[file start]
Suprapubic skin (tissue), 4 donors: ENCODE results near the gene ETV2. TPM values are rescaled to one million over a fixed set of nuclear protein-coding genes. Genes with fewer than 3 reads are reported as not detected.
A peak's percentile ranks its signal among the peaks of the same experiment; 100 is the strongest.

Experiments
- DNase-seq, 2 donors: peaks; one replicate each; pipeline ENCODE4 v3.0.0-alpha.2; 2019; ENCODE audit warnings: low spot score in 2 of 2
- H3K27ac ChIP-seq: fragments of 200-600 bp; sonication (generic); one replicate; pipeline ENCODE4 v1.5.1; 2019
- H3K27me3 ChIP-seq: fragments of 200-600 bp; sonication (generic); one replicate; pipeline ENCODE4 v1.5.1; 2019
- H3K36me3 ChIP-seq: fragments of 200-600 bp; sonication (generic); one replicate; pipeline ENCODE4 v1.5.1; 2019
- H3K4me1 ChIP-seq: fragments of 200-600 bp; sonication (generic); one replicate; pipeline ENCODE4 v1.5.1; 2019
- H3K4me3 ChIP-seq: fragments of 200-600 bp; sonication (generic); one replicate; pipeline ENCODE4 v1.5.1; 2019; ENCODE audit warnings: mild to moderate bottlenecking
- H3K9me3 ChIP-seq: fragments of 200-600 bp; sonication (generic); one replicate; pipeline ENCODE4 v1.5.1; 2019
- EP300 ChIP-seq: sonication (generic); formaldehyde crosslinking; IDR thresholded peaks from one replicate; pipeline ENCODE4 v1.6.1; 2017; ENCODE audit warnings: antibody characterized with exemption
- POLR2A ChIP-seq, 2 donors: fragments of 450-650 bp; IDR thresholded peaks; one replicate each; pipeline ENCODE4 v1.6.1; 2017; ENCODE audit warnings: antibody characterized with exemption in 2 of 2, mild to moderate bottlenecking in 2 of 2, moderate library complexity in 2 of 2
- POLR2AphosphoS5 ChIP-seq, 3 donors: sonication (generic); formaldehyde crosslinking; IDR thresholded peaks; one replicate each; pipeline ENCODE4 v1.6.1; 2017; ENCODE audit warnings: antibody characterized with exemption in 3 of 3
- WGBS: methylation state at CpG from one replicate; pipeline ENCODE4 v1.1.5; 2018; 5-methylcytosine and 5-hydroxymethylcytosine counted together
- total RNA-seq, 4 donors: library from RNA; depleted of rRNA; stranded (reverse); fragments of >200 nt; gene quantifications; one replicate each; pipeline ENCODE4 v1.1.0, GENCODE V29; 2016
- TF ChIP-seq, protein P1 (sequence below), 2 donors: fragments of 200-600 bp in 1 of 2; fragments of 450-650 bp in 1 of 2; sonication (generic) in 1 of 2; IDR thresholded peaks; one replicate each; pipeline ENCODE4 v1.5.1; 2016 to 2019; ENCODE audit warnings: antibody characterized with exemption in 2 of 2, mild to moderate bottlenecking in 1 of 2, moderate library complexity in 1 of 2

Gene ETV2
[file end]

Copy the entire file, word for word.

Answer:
Suprapubic skin (tissue), 4 donors: ENCODE results near the gene ETV2. TPM values are rescaled to one million over a fixed set of nuclear protein-coding genes. Genes with fewer than 3 reads are reported as not detected.
A peak's percentile ranks its signal among the peaks of the same experiment; 100 is the strongest.

Experiments
- DNase-seq, 2 donors: peaks; one replicate each; pipeline ENCODE4 v3.0.0-alpha.2; 2019; ENCODE audit warnings: low spot score in 2 of 2
- H3K27ac ChIP-seq: fragments of 200-600 bp; sonication (generic); one replicate; pipeline ENCODE4 v1.5.1; 2019
- H3K27me3 ChIP-seq: fragments of 200-600 bp; sonication (generic); one replicate; pipeline ENCODE4 v1.5.1; 2019
- H3K36me3 ChIP-seq: fragments of 200-600 bp; sonication (generic); one replicate; pipeline ENCODE4 v1.5.1; 2019
- H3K4me1 ChIP-seq: fragments of 200-600 bp; sonication (generic); one replicate; pipeline ENCODE4 v1.5.1; 2019
- H3K4me3 ChIP-seq: fragments of 200-600 bp; sonication (generic); one replicate; pipeline ENCODE4 v1.5.1; 2019; ENCODE audit warnings: mild to moderate bottlenecking
- H3K9me3 ChIP-seq: fragments of 200-600 bp; sonication (generic); one replicate; pipeline ENCODE4 v1.5.1; 2019
- EP300 ChIP-seq: sonication (generic); formaldehyde crosslinking; IDR thresholded peaks from one replicate; pipeline ENCODE4 v1.6.1; 2017; ENCODE audit warnings: antibody characterized with exemption
- POLR2A ChIP-seq, 2 donors: fragments of 450-650 bp; IDR thresholded peaks; one replicate each; pipeline ENCODE4 v1.6.1; 2017; ENCODE audit warnings: antibody characterized with exemption in 2 of 2, mild to moderate bottlenecking in 2 of 2, moderate library complexity in 2 of 2
- POLR2AphosphoS5 ChIP-seq, 3 donors: sonication (generic); formaldehyde crosslinking; IDR thresholded peaks; one replicate each; pipeline ENCODE4 v1.6.1; 2017; ENCODE audit warnings: antibody characterized with exemption in 3 of 3
- WGBS: methylation state at CpG from one replicate; pipeline ENCODE4 v1.1.5; 2018; 5-methylcytosine and 5-hydroxymethylcytosine counted together
- total RNA-seq, 4 donors: library from RNA; depleted of rRNA; stranded (reverse); fragments of >200 nt; gene quantifications; one replicate each; pipeline ENCODE4 v1.1.0, GENCODE V29; 2016
- TF ChIP-seq, protein P1 (sequence below), 2 donors: fragments of 200-600 bp in 1 of 2; fragments of 450-650 bp in 1 of 2; sonication (generic) in 1 of 2; IDR thresholded peaks; one replicate each; pipeline ENCODE4 v1.5.1; 2016 to 2019; ENCODE audit warnings: antibody characterized with exemption in 2 of 2, mild to moderate bottlenecking in 1 of 2, moderate library complexity in 1 of 2

Gene ETV2